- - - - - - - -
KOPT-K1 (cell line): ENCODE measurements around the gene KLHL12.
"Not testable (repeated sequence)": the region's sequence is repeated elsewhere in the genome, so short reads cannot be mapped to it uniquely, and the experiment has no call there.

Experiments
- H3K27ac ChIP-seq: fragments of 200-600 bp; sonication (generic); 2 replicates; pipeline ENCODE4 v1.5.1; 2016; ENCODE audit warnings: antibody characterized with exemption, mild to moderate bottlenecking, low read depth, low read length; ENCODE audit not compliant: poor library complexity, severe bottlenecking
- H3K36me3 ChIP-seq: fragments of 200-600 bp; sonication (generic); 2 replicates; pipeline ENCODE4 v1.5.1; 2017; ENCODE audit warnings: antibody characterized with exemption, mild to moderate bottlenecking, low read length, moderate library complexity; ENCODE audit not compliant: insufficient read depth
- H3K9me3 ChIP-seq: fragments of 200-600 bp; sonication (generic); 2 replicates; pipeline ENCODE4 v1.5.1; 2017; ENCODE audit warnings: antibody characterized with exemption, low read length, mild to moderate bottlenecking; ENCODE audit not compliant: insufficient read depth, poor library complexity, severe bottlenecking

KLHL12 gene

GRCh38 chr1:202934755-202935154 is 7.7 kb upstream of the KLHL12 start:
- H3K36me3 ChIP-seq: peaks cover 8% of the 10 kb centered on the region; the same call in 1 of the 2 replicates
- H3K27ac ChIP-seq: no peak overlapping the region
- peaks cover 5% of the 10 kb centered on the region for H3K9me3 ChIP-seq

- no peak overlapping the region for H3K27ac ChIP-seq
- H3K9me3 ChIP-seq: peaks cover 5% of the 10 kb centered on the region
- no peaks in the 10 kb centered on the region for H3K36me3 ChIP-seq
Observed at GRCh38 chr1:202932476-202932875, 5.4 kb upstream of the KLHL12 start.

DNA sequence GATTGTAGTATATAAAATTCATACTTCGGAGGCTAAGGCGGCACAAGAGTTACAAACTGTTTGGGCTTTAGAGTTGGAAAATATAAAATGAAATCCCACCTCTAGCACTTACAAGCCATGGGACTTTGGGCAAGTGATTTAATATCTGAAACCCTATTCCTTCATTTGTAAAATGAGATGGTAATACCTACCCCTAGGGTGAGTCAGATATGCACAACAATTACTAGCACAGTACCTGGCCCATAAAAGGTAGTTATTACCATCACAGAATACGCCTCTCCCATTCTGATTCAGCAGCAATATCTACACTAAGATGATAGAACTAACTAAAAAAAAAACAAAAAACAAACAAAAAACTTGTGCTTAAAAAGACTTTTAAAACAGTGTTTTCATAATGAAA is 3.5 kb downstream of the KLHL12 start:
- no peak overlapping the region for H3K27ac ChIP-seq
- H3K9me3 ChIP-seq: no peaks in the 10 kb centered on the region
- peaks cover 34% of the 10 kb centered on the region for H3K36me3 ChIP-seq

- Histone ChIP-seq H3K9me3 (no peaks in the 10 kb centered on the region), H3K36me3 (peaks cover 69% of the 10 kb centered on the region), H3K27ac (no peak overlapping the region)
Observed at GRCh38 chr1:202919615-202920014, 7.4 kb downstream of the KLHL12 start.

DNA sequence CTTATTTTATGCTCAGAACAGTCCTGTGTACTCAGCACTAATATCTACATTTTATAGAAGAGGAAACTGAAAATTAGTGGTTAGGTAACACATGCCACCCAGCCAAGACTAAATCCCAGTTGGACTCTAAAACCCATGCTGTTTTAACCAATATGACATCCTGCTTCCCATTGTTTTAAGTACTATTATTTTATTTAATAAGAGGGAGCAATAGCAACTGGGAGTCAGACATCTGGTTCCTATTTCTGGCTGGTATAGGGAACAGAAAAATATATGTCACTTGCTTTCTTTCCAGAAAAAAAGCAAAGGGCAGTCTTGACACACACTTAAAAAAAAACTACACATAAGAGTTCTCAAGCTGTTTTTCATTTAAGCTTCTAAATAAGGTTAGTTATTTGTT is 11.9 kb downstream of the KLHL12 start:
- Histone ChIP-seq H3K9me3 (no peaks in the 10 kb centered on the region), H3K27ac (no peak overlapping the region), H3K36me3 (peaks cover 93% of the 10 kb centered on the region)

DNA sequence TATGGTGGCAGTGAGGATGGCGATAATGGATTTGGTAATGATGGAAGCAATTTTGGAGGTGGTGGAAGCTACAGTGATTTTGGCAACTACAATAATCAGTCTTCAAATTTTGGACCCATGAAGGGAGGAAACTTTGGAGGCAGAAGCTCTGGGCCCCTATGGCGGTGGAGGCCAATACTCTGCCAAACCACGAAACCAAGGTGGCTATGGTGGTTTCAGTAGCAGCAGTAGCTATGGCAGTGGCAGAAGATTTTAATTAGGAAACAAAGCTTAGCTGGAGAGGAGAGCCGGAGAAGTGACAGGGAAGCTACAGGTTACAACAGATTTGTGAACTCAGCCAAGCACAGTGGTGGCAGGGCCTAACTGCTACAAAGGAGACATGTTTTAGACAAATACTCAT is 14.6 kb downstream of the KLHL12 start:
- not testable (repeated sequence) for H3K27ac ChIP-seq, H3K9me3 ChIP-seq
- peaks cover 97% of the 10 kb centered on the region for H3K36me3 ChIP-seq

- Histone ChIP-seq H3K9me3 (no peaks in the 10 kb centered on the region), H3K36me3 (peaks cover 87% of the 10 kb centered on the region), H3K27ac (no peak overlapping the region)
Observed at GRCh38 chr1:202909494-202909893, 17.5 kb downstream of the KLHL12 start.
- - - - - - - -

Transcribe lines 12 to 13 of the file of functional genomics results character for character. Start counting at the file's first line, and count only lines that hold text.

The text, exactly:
- no peak overlapping the region for H3K27ac ChIP-seq
- H3K9me3 ChIP-seq: peaks cover 5% of the 10 kb centered on the region